The Left's Dirty Little Secret: The Middle Class and Poor Pay For the Entitlement State
Europe’s more than half century experience shows that, no matter hard you squeeze them, the rich cannot pay for a big government that guarantees all its citizens “positive rights” to income, employment, health, and retirement. Such an entitlement state – some call it a nanny state — is funded primarily by repressive taxes on the middle class and the working poor. This conclusion is based on hard statistical facts that neither the right nor left dispute. America’s Left has kept this fact under wraps and out of sight of voters.
For the time being, Obama can rely on lenders (and the Fed) to finance the annual $850 billion deficits projected under the most likely CBO scenario. But the day of reckoning will come. At some point, the “bond vigilantes” will refuse to finance the deficit at sustainable rates, and the government will be forced to cut entitlement spending or vastly raise taxes. When that time comes, then ex-President Obama expects the entitlement mentality to be so deeply ingrained that the middle class and working poor will accept their higher taxes with little protest.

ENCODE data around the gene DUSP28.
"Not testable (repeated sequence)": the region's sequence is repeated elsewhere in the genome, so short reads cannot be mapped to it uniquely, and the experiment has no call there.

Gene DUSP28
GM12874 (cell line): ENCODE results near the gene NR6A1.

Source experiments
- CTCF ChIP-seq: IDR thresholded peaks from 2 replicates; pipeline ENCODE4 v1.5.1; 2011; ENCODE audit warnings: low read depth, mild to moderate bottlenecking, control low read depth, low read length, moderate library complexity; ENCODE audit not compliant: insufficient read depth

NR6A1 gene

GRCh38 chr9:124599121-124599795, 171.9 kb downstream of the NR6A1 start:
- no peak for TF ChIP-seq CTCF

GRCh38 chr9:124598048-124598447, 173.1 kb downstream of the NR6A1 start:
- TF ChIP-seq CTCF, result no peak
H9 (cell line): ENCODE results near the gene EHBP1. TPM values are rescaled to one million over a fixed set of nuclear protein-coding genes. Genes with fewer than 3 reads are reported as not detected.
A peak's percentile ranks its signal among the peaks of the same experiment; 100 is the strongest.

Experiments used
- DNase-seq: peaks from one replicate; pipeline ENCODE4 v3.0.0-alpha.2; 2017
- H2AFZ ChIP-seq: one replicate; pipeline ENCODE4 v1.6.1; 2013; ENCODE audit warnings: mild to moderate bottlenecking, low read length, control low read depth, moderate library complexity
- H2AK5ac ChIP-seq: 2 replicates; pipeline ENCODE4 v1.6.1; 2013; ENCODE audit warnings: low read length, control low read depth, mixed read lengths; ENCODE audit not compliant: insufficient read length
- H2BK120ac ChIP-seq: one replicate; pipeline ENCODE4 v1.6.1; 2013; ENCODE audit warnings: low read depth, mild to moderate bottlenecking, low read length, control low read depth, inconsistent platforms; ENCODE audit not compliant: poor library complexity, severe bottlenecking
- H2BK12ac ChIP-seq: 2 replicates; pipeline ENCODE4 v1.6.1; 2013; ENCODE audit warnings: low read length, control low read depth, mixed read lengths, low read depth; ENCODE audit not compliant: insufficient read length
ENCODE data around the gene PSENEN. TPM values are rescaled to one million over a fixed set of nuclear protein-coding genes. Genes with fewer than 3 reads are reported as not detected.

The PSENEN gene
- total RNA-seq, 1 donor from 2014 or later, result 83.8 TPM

Judging from Europe’s experience, we must dramatically raise income taxes on the middle class, triple social security taxes, introduce a 20 percent federal sales tax, and raise the gasoline tax by $4.00. These taxes are all regressive, which means they fall most heavily first on the poor and then on the middle class.